I used to think “literal” Bible translations were the best. I no longer hold that view for several different reasons which would take too much time to discuss here. However, I do want to point out just one small part of this bigger discussion by noting a helpful section of Kevin Vanhoozer’s Is There a Meaning in This Text?.
To begin, I agree with this: “A good translation accurately contextualizes a communicative act in another language” (p. 387). In this context, Vanhoozer also writes the following.
“What is a faithful translation? Fidelity should not be confused with reiteration. It is the literalist who attempts what we might call a ‘reproductive’ translation. The literalist tries to erase himself or herself from the interpretive process, to be so obedient to the text that the first step – submission – is also the last. The literalist ‘does not aim to appropriate and bring home…[but] to remain ‘inside’ the source.’ Perhaps the most obvious example of this kind is the interlinear translation. Yet as [George] Steiner archly observes, the interlinear is less a translation than a translation help: ‘It sets a dictionary equivalent from the target-langauge above each word in the source-language. Strictly defined, a word-for-word interlinear is nothing else but a total glossary, set out horizontally in discrete units and omitting the criteria of normal syntax and word order in the language of the user.’”
“The notion that only word-for-word translations are faithful rests on a faulty view of semantics that sees words, rather than speech acts, as the fundamental unit of meaning. Faithful translation, however, is not a matter of matching locutions [i.e. propositional statements] so much as finding equivalent illocutions [i.e. the force of the statements]. As we have seen [in the earlier parts of the book], the literal sense is the sense of the literary act (an illocution) (p. 388).”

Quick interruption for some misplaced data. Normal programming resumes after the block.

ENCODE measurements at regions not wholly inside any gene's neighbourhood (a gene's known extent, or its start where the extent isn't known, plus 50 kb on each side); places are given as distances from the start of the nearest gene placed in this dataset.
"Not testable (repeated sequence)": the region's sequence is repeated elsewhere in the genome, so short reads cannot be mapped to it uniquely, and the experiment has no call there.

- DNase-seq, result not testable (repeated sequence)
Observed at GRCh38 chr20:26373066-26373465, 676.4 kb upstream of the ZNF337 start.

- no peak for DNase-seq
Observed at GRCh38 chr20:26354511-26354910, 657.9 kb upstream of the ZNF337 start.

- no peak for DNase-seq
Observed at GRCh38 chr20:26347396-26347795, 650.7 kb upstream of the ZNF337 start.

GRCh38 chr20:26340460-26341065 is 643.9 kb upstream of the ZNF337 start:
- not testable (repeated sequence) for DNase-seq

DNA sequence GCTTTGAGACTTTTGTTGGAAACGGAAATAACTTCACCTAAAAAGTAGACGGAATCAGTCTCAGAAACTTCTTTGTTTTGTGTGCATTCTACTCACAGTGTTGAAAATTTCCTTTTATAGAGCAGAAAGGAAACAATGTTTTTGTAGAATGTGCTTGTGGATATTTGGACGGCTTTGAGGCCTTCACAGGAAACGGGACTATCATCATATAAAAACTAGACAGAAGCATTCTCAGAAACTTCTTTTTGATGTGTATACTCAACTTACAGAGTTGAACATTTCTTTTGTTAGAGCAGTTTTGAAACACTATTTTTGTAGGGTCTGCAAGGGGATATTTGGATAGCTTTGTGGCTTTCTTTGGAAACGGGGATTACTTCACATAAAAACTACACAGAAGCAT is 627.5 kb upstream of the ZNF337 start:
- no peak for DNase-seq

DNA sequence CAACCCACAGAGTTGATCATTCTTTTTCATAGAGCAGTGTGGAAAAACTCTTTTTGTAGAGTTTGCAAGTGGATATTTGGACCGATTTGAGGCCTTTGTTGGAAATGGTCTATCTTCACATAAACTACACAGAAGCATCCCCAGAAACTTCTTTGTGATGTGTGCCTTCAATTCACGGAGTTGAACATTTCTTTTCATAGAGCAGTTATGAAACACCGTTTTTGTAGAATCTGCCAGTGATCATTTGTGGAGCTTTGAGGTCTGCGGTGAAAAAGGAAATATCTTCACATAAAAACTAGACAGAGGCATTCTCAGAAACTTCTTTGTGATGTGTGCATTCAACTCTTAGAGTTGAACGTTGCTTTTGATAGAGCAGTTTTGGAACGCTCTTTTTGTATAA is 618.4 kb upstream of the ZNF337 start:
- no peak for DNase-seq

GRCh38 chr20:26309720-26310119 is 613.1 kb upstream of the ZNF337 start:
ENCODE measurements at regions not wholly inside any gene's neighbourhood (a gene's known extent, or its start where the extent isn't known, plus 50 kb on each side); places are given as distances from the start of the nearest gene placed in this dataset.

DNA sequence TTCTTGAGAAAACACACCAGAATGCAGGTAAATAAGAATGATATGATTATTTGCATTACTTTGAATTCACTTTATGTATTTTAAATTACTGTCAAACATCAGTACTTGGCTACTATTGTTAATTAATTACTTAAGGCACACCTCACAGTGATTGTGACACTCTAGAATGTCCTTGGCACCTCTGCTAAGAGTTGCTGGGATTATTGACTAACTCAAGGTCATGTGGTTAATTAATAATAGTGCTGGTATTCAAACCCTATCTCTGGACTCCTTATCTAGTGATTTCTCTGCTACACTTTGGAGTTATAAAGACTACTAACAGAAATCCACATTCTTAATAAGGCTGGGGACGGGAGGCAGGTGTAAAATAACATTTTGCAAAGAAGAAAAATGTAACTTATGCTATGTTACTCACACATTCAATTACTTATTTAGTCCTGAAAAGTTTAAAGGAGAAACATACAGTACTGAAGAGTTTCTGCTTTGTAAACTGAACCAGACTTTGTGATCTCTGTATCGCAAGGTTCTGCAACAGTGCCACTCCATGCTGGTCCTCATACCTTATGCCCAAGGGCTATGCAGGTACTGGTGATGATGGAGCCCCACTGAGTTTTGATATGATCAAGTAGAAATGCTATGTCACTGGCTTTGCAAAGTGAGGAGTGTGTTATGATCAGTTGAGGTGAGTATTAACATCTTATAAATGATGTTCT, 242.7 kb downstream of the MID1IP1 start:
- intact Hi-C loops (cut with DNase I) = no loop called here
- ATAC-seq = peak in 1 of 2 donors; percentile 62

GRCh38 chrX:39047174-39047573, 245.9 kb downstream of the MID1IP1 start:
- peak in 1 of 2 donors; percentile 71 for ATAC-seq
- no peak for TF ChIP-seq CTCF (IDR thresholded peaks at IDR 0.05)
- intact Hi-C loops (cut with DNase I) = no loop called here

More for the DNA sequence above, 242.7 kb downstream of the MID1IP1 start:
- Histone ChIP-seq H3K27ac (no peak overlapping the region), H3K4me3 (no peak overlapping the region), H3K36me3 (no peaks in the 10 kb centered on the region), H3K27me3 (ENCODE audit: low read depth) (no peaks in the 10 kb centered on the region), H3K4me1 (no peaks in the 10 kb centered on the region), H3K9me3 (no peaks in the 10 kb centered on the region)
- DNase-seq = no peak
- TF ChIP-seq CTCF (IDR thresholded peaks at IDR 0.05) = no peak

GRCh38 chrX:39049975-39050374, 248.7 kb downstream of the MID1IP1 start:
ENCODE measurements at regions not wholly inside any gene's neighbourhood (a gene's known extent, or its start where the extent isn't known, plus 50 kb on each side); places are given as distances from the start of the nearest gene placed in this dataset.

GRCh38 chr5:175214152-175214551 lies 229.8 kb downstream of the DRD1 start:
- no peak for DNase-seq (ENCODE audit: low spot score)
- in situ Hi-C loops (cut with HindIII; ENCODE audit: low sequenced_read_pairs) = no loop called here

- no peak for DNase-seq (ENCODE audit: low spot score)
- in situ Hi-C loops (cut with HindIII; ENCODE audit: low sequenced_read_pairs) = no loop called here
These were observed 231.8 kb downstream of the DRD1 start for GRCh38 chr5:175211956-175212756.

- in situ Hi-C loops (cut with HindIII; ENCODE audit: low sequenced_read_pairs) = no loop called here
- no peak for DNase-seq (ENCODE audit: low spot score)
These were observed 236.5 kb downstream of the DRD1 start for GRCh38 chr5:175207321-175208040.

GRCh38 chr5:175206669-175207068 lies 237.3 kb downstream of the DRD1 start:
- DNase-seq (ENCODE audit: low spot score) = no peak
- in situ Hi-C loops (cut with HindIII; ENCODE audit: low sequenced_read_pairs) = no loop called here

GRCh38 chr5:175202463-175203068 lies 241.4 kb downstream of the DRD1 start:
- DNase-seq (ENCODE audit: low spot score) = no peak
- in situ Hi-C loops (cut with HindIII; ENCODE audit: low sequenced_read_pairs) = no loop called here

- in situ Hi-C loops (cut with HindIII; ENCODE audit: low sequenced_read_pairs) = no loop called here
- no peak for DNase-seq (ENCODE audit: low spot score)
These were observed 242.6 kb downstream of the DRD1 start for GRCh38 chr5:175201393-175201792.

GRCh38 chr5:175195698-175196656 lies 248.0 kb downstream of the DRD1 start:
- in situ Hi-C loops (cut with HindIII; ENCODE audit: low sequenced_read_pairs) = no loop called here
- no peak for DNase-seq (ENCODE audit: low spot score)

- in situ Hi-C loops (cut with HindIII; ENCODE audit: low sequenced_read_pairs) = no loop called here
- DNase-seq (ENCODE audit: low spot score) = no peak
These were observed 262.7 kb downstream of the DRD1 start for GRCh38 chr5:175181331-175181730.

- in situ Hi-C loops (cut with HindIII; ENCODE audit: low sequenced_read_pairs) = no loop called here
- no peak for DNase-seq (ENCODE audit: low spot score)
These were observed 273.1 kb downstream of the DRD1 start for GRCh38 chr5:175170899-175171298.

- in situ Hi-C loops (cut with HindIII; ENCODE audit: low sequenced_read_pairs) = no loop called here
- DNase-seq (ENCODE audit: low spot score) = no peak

Well said. One can slavishly attempt to render a word-for-word (and even syntax-for-syntax) translation yet miss the main thrust of the text. The same words in the same order may mean radically things in a different context (time, location, culture, etc.). This also leads me to wonder what role the Enlightenment played in translation preferences and methods, but again, that would take too much time/space here. The main point is to remember that “literal” Bible translations are certainly not flawless. In other words, Bible translations can be too literal. I highly recommend Vanhoozer’s Is There a Meaning if you want to wrestle through this a bit on your own.